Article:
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Robert Zemeckis to Uglimate The Nutcracker

By Dustin Rowles | Industry | November 11, 2009 |

By Dustin Rowles | Industry | November 11, 2009 |

I haven’t seen Robert Zemeckis’ Christmas Carol yet, though Agent Bedhead’s review suggests that it’s not only an extraordinary and faithful adaptation, but one that’s also rather dark. It’s not exactly killing at the box-office, but it’s still just the first week of November, and the yearly Christmas movies tend to have a lot of box-office legs (last year’s Four Christmases debuted with a similar $31 million opening weekend and went on to gross $120 million — and it didn’t open until Thanksgiving).

Indeed, Zemeckis is clearly a fan of Christmas movies (knowing they are all but a sure thing, see also Polar Express), and the man has no reservations about smearing his 3D motion-capture all over sacred source material (see also Beowulf). So it doesn’t come as much of a surprise to learn, via The Hollywood Cog, that Zemeckis has his sights set on another sacred Christmas text: The Nutcracker.

To be sure, this is not an adaptation of the popular Tchaikovsky ballet (fathers everywhere can breath a sigh of relief) but an adaptation of E.T.A. Hoffmann’s original novel, The Nutcracker and the Mouse King. Zemeckis’ The Nutcracker will be a faithful adaptation, as well. It’ll be a period piece, set in 19th century Russia, which will explore how the cursed Nutcracker character came to be and the battle between the dolls and the mice.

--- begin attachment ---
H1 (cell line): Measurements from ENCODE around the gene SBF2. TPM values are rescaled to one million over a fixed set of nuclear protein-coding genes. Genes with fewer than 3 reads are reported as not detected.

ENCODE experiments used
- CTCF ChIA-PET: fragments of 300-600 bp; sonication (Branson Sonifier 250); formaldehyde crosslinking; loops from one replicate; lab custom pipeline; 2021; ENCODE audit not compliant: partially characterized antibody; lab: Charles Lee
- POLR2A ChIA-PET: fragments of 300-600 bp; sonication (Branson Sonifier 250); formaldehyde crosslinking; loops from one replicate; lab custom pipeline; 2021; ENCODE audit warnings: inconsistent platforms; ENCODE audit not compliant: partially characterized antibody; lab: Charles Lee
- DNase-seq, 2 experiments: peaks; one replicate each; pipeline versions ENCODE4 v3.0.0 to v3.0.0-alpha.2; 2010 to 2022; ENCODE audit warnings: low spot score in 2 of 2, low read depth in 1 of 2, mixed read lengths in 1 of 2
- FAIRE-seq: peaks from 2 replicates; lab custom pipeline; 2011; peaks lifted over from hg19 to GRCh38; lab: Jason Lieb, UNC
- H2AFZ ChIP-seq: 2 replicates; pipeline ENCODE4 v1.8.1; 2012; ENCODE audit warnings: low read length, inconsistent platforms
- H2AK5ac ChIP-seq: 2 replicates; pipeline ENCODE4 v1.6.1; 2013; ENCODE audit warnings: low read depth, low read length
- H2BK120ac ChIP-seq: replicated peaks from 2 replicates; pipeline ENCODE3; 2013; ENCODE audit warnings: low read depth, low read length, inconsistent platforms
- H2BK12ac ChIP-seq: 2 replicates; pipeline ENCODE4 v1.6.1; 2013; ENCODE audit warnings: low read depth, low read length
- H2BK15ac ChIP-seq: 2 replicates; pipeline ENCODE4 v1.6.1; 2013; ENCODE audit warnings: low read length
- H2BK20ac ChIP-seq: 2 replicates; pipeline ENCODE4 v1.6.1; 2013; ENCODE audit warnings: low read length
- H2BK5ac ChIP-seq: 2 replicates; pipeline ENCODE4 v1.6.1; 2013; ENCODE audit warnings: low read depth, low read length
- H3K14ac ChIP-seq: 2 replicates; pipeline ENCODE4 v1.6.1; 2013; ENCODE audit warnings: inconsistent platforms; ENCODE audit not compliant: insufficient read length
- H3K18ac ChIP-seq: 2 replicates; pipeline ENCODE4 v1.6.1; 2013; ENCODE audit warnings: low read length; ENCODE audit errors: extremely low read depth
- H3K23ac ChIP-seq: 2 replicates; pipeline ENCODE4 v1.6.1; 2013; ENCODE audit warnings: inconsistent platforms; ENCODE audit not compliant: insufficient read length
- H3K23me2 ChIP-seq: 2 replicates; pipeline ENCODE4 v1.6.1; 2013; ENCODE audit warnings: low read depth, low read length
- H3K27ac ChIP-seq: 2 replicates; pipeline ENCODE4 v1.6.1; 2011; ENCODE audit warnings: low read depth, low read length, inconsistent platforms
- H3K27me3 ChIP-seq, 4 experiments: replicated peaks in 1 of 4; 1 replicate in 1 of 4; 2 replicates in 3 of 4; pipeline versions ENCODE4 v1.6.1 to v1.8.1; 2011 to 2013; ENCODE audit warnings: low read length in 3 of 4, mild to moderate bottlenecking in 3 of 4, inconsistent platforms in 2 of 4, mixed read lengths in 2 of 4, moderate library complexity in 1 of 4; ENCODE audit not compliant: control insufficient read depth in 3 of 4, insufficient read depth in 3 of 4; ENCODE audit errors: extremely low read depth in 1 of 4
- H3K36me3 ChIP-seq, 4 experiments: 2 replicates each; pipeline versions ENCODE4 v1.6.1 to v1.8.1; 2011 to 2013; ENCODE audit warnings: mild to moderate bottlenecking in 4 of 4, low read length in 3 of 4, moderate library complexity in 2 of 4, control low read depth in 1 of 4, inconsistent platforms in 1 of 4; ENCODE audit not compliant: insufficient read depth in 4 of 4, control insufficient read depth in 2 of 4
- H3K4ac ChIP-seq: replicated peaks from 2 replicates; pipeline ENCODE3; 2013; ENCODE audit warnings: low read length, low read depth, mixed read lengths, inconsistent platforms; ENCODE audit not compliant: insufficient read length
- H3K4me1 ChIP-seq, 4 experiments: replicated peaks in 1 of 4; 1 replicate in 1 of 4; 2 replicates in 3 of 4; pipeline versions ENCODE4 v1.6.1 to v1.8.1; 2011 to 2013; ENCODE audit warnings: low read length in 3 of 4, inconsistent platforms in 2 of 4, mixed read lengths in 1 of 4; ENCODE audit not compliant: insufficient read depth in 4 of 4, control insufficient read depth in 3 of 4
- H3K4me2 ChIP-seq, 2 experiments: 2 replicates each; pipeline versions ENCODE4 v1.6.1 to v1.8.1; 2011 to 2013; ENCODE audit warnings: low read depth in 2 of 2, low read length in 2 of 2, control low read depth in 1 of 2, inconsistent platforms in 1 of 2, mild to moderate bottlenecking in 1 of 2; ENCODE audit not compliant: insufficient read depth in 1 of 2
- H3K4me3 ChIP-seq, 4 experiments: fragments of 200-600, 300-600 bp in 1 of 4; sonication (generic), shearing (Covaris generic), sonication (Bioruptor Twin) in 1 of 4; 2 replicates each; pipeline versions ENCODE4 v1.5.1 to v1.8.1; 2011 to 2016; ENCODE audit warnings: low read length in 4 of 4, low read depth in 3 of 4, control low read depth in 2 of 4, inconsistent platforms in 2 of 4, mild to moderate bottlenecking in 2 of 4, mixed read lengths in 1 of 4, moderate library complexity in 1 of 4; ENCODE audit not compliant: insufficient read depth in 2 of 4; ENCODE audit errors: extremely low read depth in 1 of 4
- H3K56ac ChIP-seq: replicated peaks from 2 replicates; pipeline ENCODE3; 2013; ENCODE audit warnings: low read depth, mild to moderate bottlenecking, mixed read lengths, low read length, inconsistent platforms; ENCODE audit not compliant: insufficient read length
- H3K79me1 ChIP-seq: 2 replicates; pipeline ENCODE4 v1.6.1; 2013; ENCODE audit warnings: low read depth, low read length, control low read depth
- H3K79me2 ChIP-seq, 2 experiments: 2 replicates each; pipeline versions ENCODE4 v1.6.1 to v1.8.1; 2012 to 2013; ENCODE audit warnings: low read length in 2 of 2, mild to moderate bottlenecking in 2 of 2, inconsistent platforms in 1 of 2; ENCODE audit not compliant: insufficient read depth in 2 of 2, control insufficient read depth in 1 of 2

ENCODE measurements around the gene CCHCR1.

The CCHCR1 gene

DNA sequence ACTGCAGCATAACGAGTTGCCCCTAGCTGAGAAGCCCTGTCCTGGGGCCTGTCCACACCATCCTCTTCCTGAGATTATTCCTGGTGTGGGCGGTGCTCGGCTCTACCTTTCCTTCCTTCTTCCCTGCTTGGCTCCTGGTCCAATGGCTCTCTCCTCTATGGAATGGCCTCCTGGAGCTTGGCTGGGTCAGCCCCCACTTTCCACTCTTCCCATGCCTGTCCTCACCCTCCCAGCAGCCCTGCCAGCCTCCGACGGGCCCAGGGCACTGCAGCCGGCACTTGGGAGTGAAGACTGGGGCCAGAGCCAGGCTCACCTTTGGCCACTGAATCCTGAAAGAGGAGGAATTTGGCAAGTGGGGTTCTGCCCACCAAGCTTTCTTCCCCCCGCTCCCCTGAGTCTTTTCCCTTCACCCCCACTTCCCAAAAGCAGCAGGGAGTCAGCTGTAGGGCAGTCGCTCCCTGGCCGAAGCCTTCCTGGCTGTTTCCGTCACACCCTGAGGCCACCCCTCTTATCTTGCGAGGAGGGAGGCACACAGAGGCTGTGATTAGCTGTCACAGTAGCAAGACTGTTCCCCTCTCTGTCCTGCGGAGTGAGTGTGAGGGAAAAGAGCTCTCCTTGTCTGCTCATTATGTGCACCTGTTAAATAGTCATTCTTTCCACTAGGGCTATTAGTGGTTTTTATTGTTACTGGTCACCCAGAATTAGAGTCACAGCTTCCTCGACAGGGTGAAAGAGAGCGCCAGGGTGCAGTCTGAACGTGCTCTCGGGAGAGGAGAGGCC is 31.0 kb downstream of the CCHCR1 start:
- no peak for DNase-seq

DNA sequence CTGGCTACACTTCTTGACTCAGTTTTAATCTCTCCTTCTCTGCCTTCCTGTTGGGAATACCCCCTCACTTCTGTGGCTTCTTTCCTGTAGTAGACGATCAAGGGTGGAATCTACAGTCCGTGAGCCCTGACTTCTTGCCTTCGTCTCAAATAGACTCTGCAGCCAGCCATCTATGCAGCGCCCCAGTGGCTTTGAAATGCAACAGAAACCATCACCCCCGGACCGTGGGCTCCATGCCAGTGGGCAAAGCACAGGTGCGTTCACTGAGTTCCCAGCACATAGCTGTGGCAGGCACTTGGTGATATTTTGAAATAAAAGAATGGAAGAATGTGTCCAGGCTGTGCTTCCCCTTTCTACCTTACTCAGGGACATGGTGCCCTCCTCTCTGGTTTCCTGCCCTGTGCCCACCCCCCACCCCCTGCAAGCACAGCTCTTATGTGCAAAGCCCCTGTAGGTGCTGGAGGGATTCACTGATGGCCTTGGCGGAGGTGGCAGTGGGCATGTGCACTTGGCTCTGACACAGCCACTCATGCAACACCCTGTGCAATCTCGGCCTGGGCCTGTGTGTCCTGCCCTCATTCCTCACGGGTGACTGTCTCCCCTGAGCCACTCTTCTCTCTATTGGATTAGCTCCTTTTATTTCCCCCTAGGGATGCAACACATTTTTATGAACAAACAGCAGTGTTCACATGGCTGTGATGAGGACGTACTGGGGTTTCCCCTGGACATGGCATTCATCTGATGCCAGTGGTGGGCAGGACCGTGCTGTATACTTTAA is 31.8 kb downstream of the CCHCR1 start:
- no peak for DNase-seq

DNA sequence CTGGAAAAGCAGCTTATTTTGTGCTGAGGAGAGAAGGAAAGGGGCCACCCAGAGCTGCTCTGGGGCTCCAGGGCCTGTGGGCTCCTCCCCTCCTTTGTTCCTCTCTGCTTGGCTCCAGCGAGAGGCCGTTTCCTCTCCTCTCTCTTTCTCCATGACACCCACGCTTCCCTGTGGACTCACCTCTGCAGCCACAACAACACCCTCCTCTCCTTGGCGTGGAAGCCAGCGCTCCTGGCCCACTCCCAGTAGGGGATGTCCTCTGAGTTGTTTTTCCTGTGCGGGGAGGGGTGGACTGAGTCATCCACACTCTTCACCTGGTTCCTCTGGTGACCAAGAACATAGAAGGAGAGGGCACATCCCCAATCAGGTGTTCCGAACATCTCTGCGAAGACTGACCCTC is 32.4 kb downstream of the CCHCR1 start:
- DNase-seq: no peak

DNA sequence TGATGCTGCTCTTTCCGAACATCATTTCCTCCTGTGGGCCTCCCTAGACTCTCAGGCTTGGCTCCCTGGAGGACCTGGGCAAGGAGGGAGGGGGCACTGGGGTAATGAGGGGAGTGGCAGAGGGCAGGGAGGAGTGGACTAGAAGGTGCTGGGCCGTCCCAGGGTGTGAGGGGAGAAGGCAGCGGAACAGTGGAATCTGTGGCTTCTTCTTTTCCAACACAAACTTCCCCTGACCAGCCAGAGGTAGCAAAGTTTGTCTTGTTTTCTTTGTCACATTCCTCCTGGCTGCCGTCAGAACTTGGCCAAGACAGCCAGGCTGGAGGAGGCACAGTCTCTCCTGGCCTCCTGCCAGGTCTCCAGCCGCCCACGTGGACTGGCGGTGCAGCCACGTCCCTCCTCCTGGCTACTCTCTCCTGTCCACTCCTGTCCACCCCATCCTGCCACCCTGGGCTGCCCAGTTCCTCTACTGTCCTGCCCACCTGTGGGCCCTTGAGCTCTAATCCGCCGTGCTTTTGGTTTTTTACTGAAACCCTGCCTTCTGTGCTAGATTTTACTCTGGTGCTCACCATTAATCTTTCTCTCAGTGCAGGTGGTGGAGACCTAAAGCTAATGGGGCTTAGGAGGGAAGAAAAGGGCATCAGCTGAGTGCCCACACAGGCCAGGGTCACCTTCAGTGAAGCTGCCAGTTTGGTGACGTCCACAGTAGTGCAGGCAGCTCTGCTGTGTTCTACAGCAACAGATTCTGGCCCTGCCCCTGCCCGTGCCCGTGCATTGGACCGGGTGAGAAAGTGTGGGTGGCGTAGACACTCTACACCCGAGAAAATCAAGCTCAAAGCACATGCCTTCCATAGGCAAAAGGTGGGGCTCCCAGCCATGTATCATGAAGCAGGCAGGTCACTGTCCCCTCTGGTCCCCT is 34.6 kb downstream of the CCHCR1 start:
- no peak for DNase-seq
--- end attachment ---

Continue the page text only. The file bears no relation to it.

Oh, and it goes without saying, I suppose, but he’s gonna use that Zemeckian 3D animated motion capture to make the movie.

It’s not the first big-screen adaptation of The Nutcracker. There was a stop-motion version featuring Christopher Lee in 1979, called Nutcracker Fantasy and a traditional animated version in 1990 called The Nutcracker Prince (with Kiefer Sutherland). However, I suspect this will be the first that will probably cost $200 million and, if The Christmas Carol is any indication, that will probably scare the bejesus out of your kids.

Dustin is the founder and co-owner of Pajiba. You may email him here, follow him on Twitter, or listen to his weekly TV podcast, Podjiba.

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